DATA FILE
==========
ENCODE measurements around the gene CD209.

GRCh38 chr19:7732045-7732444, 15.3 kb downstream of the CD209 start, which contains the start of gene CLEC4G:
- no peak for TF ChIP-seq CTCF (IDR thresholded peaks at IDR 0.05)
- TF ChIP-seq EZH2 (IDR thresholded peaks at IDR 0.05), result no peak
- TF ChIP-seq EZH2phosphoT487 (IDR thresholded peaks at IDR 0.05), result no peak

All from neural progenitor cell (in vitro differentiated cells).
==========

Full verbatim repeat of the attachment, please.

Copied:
ENCODE measurements around the gene CD209.

GRCh38 chr19:7732045-7732444, 15.3 kb downstream of the CD209 start, which contains the start of gene CLEC4G:
- no peak for TF ChIP-seq CTCF (IDR thresholded peaks at IDR 0.05)
- TF ChIP-seq EZH2 (IDR thresholded peaks at IDR 0.05), result no peak
- TF ChIP-seq EZH2phosphoT487 (IDR thresholded peaks at IDR 0.05), result no peak

All from neural progenitor cell (in vitro differentiated cells).